Much airtime was given to JMS and its leader Jeong, who is currently awaiting trial for sexually assaulting female followers.

"Though he was eager to impart life advice to his daughter's friends, he appeared to harbor little interest in establishing an official organization. Perhaps his thrall was all the more powerful for its intimate informality. After Talia's sophomore year, Ray moved into a one-bedroom apartment in a Manhattan high-rise with five students from Sarah Lawrence, including Talia and her then boyfriend, Santos, and a sixth, who would later join from Columbia University. In those close quarters, he deployed an arsenal of extreme control tactics: isolation, financial extortion, food and sleep deprivation, sexual humiliation, physical and emotional abuse, and reality distortion.

The director of "Stolen Youth," Zachary Heinzerling, lucked out early in the production process when Ray, in an effort to clear his name, handed over audio clips that seemingly implicated him further. (Heinzerling also obtained video and audio files from Felicia Rosario, as well as evidence presented in court.) The more violent footage from the apartment is difficult to watch: Ray pinching Levin's tongue with a pair of heavy pliers and threatening to split it, for instance, or Santos's attempts to quiet an anguished Felicia by slapping his own face whenever she made a noise. But "Stolen Youth," which extends far beyond the events in the magazine feature that first exposed Ray, is a remarkable work, advancing the prestige true-crime genre's slow but steady reorientation toward centering survivors."

"Michael Gatlin, who for the past 25 years served as Lead Pastor of The Vineyard Church in Duluth, Minnesota, has resigned, saying he cannot cooperate with an investigation into his son's alleged misconduct.

When the allegations surfaced last month, the church suspended Michael's son, former young adult pastor, Jackson Gatlin, and launched an independent investigation. The church has since terminated Jackson, who also refused to cooperate with the investigation, according to an update on the church's website.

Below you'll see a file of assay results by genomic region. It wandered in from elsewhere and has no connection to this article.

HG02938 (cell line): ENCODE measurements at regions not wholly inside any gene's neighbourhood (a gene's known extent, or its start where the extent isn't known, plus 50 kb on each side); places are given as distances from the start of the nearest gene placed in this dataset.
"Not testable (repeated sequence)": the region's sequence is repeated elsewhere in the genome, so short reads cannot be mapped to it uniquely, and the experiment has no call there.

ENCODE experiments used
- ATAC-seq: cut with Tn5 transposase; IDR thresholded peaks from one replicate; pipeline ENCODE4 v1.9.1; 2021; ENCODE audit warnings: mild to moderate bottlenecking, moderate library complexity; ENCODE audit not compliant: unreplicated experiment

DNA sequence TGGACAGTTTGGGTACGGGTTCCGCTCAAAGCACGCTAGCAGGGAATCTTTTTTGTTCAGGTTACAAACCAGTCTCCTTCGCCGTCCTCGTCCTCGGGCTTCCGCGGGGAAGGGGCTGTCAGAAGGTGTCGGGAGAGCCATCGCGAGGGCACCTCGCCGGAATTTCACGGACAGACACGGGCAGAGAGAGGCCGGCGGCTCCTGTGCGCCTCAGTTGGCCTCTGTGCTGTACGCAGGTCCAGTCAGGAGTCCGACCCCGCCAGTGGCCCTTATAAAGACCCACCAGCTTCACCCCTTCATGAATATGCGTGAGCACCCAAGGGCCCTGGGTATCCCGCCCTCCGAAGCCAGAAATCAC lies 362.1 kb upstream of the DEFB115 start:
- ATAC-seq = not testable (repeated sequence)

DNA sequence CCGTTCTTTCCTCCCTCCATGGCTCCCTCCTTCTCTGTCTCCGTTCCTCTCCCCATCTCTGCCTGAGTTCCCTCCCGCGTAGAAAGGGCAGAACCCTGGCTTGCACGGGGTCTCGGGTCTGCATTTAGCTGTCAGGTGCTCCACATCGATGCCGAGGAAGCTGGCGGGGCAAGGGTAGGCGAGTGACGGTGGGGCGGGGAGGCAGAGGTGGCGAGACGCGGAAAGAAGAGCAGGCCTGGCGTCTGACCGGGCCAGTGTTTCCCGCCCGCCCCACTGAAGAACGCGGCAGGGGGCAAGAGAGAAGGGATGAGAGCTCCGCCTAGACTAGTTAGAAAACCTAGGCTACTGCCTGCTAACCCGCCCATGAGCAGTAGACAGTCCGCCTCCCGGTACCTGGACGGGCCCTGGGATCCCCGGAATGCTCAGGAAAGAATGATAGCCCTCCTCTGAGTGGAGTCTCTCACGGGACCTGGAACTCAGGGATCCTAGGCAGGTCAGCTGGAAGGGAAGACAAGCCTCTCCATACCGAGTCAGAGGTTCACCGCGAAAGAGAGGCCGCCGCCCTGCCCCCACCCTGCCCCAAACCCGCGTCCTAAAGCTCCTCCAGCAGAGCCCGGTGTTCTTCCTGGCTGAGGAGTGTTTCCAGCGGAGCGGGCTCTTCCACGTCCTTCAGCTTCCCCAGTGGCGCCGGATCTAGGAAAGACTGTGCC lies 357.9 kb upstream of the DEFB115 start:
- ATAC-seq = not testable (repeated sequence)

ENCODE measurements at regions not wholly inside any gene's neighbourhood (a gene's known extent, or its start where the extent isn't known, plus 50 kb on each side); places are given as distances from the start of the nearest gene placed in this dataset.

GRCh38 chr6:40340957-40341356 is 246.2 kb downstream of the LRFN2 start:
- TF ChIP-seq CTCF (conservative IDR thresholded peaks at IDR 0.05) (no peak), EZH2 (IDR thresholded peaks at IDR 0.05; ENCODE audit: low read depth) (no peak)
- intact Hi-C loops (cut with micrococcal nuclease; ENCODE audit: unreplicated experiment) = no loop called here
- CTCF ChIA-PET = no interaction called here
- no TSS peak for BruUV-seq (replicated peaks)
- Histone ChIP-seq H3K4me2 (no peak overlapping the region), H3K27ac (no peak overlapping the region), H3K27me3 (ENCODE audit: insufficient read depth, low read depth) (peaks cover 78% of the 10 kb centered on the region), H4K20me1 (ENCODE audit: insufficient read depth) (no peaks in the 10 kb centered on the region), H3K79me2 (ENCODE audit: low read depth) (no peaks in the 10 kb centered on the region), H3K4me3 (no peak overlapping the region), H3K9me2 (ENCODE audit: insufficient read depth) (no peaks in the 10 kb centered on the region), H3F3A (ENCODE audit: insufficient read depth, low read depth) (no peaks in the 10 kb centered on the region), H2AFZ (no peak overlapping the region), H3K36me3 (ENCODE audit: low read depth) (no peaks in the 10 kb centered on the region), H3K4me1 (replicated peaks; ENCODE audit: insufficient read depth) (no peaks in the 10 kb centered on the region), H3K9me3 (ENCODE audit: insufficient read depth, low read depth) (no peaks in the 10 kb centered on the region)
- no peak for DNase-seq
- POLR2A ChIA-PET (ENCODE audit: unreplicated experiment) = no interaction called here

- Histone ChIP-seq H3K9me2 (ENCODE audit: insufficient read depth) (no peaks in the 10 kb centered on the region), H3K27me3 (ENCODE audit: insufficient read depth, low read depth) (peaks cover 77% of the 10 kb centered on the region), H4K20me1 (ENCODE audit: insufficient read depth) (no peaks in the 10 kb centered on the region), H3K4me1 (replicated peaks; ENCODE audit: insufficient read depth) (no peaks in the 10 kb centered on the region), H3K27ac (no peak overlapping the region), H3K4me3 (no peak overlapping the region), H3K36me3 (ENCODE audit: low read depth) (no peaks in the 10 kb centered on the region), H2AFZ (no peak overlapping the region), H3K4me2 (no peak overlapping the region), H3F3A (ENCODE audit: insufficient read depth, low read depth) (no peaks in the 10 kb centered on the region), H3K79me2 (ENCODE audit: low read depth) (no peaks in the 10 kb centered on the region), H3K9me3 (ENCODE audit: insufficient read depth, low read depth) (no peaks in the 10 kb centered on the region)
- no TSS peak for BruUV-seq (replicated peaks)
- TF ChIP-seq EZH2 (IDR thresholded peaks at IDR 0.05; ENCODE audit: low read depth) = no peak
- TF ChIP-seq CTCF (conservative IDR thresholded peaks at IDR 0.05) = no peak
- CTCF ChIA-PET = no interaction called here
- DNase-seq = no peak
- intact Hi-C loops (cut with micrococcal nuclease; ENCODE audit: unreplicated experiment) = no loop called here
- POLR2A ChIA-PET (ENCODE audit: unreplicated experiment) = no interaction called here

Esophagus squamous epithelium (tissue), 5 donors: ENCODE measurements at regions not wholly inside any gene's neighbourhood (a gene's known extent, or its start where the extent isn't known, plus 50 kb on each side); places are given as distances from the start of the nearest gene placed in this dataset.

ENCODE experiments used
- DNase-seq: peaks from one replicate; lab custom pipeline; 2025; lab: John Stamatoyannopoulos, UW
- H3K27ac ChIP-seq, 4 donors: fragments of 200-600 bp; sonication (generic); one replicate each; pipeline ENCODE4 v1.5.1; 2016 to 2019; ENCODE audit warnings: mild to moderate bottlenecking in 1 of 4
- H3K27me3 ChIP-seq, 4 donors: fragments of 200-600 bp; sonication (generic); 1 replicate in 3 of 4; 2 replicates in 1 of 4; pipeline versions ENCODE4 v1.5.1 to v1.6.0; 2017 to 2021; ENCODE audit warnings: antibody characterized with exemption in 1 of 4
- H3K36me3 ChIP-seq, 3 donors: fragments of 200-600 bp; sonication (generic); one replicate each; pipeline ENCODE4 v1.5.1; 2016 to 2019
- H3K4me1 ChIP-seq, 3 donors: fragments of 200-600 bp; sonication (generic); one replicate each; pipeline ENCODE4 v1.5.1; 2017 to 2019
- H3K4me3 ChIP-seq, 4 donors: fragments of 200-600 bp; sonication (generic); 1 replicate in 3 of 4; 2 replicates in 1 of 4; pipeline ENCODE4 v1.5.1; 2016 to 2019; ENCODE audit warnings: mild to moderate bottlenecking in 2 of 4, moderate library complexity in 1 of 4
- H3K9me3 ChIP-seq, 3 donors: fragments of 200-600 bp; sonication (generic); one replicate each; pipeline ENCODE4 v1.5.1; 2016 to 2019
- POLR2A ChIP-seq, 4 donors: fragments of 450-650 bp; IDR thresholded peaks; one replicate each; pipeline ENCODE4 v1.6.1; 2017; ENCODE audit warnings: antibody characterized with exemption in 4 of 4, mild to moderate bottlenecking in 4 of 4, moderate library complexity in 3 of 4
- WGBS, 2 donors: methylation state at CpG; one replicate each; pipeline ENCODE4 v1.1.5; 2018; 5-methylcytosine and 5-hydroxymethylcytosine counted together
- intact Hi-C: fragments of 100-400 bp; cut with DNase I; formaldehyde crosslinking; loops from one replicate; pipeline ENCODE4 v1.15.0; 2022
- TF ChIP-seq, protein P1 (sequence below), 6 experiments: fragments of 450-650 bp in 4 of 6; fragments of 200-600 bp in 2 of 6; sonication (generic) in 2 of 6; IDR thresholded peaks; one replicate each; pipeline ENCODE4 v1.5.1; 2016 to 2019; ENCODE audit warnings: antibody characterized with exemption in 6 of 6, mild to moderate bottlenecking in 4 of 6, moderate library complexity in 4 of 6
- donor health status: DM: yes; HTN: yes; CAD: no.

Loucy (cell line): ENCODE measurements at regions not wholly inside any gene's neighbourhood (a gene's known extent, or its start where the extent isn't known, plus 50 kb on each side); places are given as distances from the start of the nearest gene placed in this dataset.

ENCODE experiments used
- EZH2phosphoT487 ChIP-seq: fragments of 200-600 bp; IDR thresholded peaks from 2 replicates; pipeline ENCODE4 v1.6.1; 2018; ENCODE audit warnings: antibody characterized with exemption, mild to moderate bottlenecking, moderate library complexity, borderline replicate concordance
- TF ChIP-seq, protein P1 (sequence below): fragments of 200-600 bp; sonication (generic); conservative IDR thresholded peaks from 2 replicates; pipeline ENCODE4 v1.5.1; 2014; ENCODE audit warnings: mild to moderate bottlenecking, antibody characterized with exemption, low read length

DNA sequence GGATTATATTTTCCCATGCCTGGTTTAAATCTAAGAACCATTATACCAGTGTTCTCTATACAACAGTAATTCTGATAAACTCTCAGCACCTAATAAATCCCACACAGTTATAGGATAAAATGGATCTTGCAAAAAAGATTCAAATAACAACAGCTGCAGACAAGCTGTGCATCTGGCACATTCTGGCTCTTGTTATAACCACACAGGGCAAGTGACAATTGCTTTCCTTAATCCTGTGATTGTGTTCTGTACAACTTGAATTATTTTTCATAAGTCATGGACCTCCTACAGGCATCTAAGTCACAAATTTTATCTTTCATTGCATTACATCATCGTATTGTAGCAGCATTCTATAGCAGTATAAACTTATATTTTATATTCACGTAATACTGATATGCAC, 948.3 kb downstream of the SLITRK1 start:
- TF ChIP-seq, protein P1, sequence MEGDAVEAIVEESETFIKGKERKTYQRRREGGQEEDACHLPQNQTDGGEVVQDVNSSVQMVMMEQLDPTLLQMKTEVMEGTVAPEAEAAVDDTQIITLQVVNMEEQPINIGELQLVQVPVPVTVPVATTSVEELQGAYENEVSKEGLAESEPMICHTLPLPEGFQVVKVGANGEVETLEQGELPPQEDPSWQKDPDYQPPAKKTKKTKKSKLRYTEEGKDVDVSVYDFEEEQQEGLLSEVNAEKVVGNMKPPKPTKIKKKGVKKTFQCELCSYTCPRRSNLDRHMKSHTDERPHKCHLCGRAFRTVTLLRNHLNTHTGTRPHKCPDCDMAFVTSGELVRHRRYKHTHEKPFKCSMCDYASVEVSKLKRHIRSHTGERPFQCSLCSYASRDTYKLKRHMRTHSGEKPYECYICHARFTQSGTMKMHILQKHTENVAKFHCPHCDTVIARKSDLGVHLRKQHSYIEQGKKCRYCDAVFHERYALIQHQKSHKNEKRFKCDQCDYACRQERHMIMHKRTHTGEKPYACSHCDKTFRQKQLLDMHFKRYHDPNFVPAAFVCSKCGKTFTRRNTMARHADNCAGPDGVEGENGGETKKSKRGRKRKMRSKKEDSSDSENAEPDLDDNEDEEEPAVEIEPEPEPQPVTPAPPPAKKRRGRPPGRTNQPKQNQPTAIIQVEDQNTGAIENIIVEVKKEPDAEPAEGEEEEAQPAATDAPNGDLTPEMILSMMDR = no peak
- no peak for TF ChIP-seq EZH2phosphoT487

Michael's wife, Brenda Gatlin, who served as super regional leader (SRL) for Vineyard USA, has resigned her position, as well, amid allegations both she and her husband knew of their son's misconduct, but did nothing.

In the update, the church acknowledged the new allegations, stating, "There are also allegations that Michael and Brenda Gatlin knew about this misconduct at the time and failed to act."

While the church updates did not disclose the nature of the allegations against Jackson, one woman claimed in a Facebook post that Jackson sexually assaulted her.

"I myself was assaulted by (Jackson Gatlin) as well," the post stated. "It was of a sexual nature. And the rest of the details will remain private."

Other women also took to social media in response to Jackson's suspension.

"I now know that the reason you called me 'little sis' was because of how affectionate you were with me in public," one woman wrote. "Clearly being an adult that was not okay. You passed as a teenager in your 20s so people often overlooked you.

"I sat and waited for anyone that I attended church with to speak up and no one did . . .Tonight I'm calling out anyone who knows anything, especially the leadership. If you were there you know, if YOU WERE THERE WE KNOW. SPEAK UP FOR THE VICTIMS."

The church said they are investigating whether Michael and his wife, Brenda, knew of the allegations when they occurred. One mother claims she told Brenda what Jackson "did" to her daughter:

"The pain and suffering my daughter has experienced in her life due to this man's actions are inexcusable. Honestly I am exhausted and tired of hearing about his poor parents and his poor wife. I'm exhausted from people caring more about the church and not about the victims.